Sunday, April 23, 2006

CAA 2006 - Day 4: Google Earth, Quantitative Methods, 3D Cityscape

Okay, a little late, but here are my notes from CAA Day 4...

On the final day of presentations at the CAA, I drifted around to a variety of sessions and caught a bunch of great papers. Here is a brief summary of the topics I found interesting.

Google Earth for Archaeological Aerial Prospection

Dr. Scott Madry, of the University of North Carolina, was back with another paper demonstrating an applied and successful technique. Based on Madry's extensive history in aerial survey, he decided to make a project out of Google Earth as a tool for remote sensing. Over the past year, there has been a number of stories of successfully using Google Earth to identify archaeology sites, particularly in Europe. Madry's project is now added to this list.

Searching a study area in Burgundy France, which is represented with 1m resolution aerials, Madry set to work. From his office in Chapel Hill, North Carolina, Madry located 3 significant sites within the first thirty minutes. Completely elated, yet surprised with his initial success, he continued through the study area to find a total of 3 major road segments and 101 possible structures represented by circles and squares evident in agricultural fields.

Shortly after his initial remote success, Madry took a trip to the study area with a colleague to field check his results. The field verification proved that through Google Earth, Madry could successfully locate archaeological sites within his study area. The three major sites he initially found turn out to be prerecorded by the local authority, but this only serves as further verification. A large number of additional, unrecorded sites were also discovered. Shortly, I will try to get a few screen shots or KMLs from Dr. Madry to give more detail about his finds.

Quantitative Clustering Method for Pottery Vessel Lots

One of the afternoon sessions was full of a number of interesting papers discussing quantitative approaches to classification. As this holds true with any topic related to typology, this session was full of debate and perhaps a little contention.

One of the great papers in this group was on a project by Angela Labrador of the University of Massachusetts, Amherst. Angela is in the process of devising a technique to automate the extremely laborious task of ceramic attribution and assignment into vessel lots. At the heart of Labrador'’s new tool kit is knowledge discovery methodology that uses Mclust with the free statistics program R to perform a hierarchical clustering analysis on a database of ceramic attributes. This clustering technique also employs Bayesian statistics to help find the optimum clustering level and make the best assignment of the ceramic sherds into the appropriate number of vessel lots.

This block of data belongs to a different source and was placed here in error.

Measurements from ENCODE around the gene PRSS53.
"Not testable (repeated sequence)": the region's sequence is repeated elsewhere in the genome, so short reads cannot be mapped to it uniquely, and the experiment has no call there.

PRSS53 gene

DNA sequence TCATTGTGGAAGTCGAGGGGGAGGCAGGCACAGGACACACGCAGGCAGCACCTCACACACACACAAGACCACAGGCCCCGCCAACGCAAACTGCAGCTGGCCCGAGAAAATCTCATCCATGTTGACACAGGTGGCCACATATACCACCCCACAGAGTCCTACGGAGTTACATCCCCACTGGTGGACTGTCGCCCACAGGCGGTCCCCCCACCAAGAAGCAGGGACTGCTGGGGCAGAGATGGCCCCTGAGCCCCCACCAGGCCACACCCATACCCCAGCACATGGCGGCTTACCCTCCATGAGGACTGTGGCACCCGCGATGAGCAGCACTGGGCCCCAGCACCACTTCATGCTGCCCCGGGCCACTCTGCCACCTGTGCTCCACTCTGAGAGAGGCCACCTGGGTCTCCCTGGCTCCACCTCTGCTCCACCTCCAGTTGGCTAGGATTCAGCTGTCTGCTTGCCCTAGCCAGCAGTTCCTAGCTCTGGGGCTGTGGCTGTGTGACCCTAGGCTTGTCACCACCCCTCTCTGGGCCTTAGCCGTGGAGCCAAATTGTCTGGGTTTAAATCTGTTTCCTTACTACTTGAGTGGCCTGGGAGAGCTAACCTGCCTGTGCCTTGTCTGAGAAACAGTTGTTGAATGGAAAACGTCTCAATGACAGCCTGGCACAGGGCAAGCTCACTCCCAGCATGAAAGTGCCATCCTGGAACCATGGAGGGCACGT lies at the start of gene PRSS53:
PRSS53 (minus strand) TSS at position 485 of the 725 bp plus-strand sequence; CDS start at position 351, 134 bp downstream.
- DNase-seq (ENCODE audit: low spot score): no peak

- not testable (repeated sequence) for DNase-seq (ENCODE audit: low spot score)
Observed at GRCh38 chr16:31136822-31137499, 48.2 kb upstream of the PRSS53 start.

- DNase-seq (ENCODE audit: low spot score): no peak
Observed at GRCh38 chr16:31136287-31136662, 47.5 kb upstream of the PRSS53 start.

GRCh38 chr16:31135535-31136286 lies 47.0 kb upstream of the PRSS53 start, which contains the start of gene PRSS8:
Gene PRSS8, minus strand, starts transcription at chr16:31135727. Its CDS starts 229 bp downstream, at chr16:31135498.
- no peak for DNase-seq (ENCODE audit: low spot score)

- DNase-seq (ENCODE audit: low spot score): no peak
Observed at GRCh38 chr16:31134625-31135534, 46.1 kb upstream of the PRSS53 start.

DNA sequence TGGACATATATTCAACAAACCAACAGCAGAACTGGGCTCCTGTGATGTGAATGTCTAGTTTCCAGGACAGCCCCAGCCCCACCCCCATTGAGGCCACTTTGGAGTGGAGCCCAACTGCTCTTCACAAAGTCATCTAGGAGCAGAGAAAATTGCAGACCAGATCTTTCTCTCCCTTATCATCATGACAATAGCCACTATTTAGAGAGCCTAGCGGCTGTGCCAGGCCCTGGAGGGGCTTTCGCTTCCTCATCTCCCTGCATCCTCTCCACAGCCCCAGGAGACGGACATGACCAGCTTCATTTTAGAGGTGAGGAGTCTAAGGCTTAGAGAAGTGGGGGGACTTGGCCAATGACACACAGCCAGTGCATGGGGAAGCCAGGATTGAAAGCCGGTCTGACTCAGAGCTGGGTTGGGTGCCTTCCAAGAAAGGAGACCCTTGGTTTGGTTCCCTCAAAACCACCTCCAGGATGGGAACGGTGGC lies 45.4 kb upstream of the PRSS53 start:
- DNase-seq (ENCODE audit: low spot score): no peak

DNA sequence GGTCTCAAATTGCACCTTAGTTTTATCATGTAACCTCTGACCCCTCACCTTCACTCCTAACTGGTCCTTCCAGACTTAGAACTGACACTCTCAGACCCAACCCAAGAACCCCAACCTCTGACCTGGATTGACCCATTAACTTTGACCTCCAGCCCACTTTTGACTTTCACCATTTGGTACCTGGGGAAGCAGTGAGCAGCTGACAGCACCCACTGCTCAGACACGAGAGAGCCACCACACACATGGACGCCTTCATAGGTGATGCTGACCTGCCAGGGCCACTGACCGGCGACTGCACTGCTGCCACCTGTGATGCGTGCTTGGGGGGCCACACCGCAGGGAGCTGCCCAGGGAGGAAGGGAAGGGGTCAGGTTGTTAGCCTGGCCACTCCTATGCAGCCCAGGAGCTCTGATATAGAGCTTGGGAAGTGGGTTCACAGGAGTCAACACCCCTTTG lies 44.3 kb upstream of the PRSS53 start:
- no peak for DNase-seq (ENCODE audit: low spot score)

Labrador'’s intention is to fine-tune her methodology and then create a standalone, open-source application that incorporates a PostgreSQL backend with the Mclust and R routines, all designed in Ruby on Rails. Way cool!

According to Labrador, this application is a product of a larger research agenda to study the influence of typology on our discussion and nomenclature within the archaeology of the Eastern United States. The Lighthouse Cove Site, a Bushkill Phase site in the Hudson Valley of eastern New York, is the basis of her dataset.

Angela has created a site (down on April 23rd) where you can follow the progress of this project.

3D City Modeling from Archaeological Data

In another fantastic project by Tijl Vereenooghe of Katholieke Universiteit Leuven in Belgium, he seeks to bridge the gap from virtual 3D landscape/cityscape construction to archaeologically correct recreations.

Researching the lack of 3D models that accurately portray the less popular domestic areas of well-known archaeological sites, Tijl and his team have developed a way to produce 3D models of entire cities, such as Pompeii and the Mayan city of Xkipche (9km South of Uxmal), based on city plans and socioeconomic maps derived from archaeological excavation. The end result is a model, which can be recreated with adjusted parameters, which displays accurately placed structures built to mimic the interpreted function for that location.

Using a virtual cityscape engine called City Engine System (I do not think this is yet available from the author), Tijl developed a method for substituting archaeological base maps, building footprints, and functional interpretations as the engines inputs. Shape grammars are developed to address how the facades of buildings with different functions should look. The output data from the City Engine System can then be modeled in many of the high-end 3D packages. For this study, Tijl used Maya to produce his results.

Stills and an animated walk through of the Pompeii and Xkipche reconstructions show that Tijl’s methodology is in very good order. The reconstructions looked better than most virtual attempts and serve as a research tool since they are based on archaeological data and can be created in a series of permutations based on adjusting parameter inputs.

Future considerations are the modeling of building interiors, the application of scanned facade maps, avatar populations, and ultimately the ability to produce models from geophysical data.

The last day of the CAA did notdisappointt! The quality of papers was astounding. As with the past posts of the CAA, I apologize for any errors or misconceptions I have published about these papers. If the author of the paper or any other reader pick up on my mistakes, please let me know so that I can correct them. My intention is to reflect the author's intent.

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